The Church of Our Lady beneath the Chain (Kostel Panny Marie Pod Řetězem) was once a priory. The church was a gift to the Knights of St John who were later known as the Knights of Malta from King Vladislav II in the 12 th century. In former times the church stood in the heart of the Knight’s monastery to guard the old Judith Bridge. The name of the church refers to the chain that was used to lock the monastery gate. The church has undergone a number of renovations over the centuries and the church you see today was built in 1640 and has a distinctively Baroque appearance with its two imposing towers dominating the surrounding area.

Charles Bridge

Charles Bridge
Charles Bridge (Karlův Most) is the stone Gothic bridge that connects the Old Town and The Little Quarter and is possibly the most famous and popular tourist spot in Prague. It is now only open to pedestrians though at one time you would have seen carriages, cars and trams crossing here. Work began on the bridge in 1357 on the orders of Charles 1V but originally it was called Stone Bridge. The first bridge built over the river was Judith Bridge which was built in 1172 and collapsed in a flood in 1342. Charles Bridge has survived many floods, most recently in August 2002 when the country experienced the worst flood in the past 500 years but it is still standing, due some say to the egg yolks that were supposedly used in the construction. On both sides of the bridge are Baroque statues which have been there since the 17th century. Now many of them are copies due to wear and tear and the originals can be seen in the Lapidarium of the National Museum and the fortress of Vyšehrad. The most popular statue is probably the one of St John Nepomuk, a Czech martyr saint who was executed during the reign of Wenceslas IV by being thrown into the Vltava from the bridge and people come to touch it for luck. There is also a tower standing on each end of the bridge which can be climbed for a view of Prague and the bridge from above. These days you will find many Czech artists, musicians and souvenir sellers lining the sides of the bridge.
For information about the bridge towers visit the following website at:
http://www.praguetowers.com/malostranska-mostecka-vez.html

Traveller's Tip

Make sure that you make at least one visit to the bridge at sunset so you can enjoy a breathtaking view of the fully lit Prague Castle against the evening sky. The bridge is always full of people but if you go there very early in the morning you will find that it is almost empty.

At the Three Ostriches
At the Three Ostriches (U Tří Pštrosů) is a house found near the Charles Bridge. It was owned by Jan Fux who was an ostrich-feather merchant in the 16th century. Ostrich feathers were considered very fashionable for decorating hats amongst the courtiers and officers at Prague Castle at this time. The building is now an expensive hotel and restaurant.

Bridge Street

Bridge Street
Bridge Street (Mostecká Ulice) has been the street linking Charles Bridge with the Little Quarter Square since the Middle Ages. Throughout the 13th and 14th centuries the area north of the street was the Court of the Bishop of Prague but this was destroyed during the Hussite Wars. One of the Gothic towers from this time has been preserved in the courtyard of the house called At the Three Golden Bells. Bridge street has a mixture of Renaissance and Baroque houses and some of the ones to watch out for are At the Black Eagle on the left as well as Kaunic Palace which is a Rococo building with stunning stucco decorations and sculptures.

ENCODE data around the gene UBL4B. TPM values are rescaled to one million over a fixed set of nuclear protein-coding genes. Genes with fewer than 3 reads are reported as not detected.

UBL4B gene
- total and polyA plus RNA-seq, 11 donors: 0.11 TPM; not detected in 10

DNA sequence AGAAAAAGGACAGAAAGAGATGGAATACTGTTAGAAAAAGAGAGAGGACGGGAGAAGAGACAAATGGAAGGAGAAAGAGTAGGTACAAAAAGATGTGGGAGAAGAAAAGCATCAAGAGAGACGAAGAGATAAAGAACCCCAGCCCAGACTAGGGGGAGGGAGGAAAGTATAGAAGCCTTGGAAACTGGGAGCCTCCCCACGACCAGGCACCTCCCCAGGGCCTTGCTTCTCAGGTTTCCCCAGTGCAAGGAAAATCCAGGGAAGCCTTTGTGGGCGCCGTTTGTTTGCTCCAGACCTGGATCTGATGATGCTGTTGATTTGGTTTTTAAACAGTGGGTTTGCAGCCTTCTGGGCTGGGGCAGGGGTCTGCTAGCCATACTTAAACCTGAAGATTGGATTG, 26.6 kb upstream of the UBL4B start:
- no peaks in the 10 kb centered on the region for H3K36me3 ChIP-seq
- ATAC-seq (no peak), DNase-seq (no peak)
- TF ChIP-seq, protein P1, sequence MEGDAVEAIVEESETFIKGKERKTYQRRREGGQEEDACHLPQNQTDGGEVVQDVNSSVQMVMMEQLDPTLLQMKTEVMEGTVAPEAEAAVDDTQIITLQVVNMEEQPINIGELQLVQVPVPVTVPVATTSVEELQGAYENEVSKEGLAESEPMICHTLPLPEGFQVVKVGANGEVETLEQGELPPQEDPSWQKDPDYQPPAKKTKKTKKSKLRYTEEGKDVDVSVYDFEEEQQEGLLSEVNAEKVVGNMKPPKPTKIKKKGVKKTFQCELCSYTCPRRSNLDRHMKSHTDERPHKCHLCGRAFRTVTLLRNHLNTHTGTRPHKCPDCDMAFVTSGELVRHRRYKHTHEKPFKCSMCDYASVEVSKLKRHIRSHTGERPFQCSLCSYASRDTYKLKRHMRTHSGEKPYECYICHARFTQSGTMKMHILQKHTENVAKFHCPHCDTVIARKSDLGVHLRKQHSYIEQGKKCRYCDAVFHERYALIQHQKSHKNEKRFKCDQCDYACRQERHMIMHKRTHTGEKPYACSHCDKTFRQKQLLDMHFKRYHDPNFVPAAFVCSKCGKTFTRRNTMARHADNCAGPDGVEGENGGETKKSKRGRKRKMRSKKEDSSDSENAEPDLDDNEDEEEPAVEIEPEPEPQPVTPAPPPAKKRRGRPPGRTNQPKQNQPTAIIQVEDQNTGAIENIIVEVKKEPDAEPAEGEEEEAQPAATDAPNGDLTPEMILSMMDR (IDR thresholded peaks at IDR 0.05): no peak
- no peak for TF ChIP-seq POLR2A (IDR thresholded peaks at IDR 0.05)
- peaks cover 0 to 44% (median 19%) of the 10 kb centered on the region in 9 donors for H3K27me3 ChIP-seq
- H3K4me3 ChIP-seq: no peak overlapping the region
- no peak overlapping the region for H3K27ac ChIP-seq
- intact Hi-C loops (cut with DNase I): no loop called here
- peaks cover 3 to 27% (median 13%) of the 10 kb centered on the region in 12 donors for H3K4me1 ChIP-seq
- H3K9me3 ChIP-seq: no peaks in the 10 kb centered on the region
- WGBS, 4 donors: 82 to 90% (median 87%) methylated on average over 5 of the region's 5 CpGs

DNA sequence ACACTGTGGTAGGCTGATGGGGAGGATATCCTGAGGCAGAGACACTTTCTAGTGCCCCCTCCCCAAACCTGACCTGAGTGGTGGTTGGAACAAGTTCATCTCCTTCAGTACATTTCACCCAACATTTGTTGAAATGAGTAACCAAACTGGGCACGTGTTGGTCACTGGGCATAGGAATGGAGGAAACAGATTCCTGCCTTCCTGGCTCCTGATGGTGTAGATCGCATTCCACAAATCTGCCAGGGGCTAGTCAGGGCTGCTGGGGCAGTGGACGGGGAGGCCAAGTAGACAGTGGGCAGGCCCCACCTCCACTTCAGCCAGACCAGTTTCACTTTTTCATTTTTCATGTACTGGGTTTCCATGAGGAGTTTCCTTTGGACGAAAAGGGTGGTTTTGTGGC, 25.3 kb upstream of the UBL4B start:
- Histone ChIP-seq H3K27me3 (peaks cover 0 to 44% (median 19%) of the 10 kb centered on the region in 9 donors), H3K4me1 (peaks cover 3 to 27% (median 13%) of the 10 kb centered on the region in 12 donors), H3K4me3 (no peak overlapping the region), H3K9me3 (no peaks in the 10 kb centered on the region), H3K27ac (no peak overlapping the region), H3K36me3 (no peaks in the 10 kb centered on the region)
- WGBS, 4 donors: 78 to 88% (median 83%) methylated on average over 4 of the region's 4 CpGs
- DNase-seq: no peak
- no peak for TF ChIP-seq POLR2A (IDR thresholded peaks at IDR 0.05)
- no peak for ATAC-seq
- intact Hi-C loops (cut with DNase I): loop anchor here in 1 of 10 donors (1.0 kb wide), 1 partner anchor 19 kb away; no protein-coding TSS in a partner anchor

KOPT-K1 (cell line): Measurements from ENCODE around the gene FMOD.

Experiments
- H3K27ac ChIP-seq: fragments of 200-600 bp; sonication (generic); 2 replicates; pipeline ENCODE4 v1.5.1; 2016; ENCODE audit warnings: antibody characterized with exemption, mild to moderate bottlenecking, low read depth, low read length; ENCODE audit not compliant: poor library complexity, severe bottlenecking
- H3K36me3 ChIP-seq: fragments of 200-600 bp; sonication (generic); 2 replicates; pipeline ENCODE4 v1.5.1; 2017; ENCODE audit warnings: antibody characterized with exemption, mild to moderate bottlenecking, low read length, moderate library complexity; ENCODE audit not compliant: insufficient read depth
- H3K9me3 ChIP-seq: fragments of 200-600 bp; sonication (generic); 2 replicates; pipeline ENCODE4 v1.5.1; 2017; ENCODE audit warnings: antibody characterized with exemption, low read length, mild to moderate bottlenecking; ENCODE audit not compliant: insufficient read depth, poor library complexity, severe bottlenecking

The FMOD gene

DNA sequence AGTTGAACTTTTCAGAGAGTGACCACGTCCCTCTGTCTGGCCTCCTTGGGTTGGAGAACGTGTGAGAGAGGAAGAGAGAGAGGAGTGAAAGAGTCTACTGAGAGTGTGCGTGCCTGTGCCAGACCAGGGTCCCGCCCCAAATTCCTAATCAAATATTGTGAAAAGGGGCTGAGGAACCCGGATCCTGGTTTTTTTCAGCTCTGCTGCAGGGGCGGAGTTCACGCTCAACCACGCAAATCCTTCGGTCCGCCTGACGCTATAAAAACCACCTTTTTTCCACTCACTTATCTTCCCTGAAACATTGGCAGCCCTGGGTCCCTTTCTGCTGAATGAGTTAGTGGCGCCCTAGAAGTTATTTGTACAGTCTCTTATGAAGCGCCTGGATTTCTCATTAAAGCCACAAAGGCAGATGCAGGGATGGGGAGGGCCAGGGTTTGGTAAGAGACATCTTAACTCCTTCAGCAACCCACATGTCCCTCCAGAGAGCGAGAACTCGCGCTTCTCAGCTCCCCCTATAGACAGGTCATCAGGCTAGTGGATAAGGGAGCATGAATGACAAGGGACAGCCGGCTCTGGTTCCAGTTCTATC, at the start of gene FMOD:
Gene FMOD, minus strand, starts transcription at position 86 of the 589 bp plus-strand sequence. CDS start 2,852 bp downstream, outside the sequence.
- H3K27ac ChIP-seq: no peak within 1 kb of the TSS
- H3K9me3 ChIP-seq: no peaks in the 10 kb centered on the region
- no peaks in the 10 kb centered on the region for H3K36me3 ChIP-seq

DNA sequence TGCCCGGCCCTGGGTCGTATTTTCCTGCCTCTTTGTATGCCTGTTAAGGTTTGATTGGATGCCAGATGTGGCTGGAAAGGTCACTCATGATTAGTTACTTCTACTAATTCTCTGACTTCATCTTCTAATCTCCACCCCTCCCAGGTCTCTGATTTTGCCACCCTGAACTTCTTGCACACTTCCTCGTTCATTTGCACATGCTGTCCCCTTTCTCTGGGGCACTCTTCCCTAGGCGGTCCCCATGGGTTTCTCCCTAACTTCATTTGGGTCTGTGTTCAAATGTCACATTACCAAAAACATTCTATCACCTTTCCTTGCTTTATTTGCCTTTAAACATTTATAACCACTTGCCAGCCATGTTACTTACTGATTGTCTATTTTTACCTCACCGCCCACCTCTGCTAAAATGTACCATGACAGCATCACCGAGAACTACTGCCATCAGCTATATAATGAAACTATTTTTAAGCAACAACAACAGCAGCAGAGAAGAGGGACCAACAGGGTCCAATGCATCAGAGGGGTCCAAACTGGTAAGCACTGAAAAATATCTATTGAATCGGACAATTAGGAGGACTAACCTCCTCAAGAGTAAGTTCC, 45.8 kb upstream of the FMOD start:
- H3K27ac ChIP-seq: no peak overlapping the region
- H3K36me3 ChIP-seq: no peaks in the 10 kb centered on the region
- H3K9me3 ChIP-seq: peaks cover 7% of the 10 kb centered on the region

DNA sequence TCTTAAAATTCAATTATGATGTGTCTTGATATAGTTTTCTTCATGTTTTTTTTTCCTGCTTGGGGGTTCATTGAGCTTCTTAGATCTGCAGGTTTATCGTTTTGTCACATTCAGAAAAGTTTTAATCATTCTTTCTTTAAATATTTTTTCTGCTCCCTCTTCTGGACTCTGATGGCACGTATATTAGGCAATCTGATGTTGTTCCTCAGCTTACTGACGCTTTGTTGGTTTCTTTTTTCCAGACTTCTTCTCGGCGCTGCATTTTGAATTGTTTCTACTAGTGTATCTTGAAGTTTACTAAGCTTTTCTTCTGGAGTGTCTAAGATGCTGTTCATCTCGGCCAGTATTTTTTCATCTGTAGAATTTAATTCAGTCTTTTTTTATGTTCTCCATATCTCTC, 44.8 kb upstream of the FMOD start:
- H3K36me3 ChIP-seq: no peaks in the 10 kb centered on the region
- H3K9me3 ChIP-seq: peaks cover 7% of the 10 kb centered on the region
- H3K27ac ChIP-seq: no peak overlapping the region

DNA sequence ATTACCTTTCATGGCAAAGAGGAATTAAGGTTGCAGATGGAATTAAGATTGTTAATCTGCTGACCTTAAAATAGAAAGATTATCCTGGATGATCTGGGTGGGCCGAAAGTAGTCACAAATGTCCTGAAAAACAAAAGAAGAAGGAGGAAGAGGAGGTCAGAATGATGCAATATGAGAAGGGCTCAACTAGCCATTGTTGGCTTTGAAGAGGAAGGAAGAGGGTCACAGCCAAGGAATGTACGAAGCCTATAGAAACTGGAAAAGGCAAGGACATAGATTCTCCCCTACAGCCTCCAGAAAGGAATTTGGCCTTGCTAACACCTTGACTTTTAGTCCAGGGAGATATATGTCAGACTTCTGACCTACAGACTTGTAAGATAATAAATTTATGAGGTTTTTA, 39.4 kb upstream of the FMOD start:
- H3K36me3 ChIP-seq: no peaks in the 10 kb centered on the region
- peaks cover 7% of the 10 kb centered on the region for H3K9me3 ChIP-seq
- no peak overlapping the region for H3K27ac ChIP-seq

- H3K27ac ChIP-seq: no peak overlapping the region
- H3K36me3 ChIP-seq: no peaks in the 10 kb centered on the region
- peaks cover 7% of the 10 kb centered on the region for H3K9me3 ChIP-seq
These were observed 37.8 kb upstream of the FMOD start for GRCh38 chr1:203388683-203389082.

Vojan Park

Vojan Park
Vojan Park (Vojanovy Sady) was formerly the gardens of the Monastery of the Barefooted Carmelites but taken over by the Order of the English Virgins. There is a high wall around the garden and it is now part of the Ministry of Finance. It is a pleasant place to stroll with its weeping willows, fruit trees and benches and occasionally there are exhibitions of modern sculpture. You will also find here the two chapels of Elijah with its unusual form of a stalagmite and stalactite cave and St Teresa.

Kampa Museum of Modern Art
The Kampa Museum of Modern Art (Muzeum Kampa)) is housed in the historic Sova mill named after Vaclav Sova, the original owner in the 15th century. The mill with its magnificent white facade has been renovated after centuries of fires, floods and damage. The museum houses an impressive collection of Central European art and was founded by Jan and Meda Mládková who were well-known Czech-American art collectors. Some of the highlights include works by Frantisek Kupka and Otto Gutfreund and there are also changing Avant-Garde international exhibitions.
For information about the museum visit the website at: http://www.museumkampa.com/en/

Ledebour Garden

Ledebour Garden
Ledebour Garden (Ledeburská Zahrada) is one of three gardens that are linled together and found on the steep southern slope below Prague Castle. The other two are Cernín and Páiffy. Over the years these gardens have been renovated and today are a great place to relax on a warm summer’s day with their terraces, fountains, stone passageways and secluded alcoves as well as giving you a fabulous view of the city. On Friday and Saturday nights in June and July there are Baroque music concerts held in the gardens.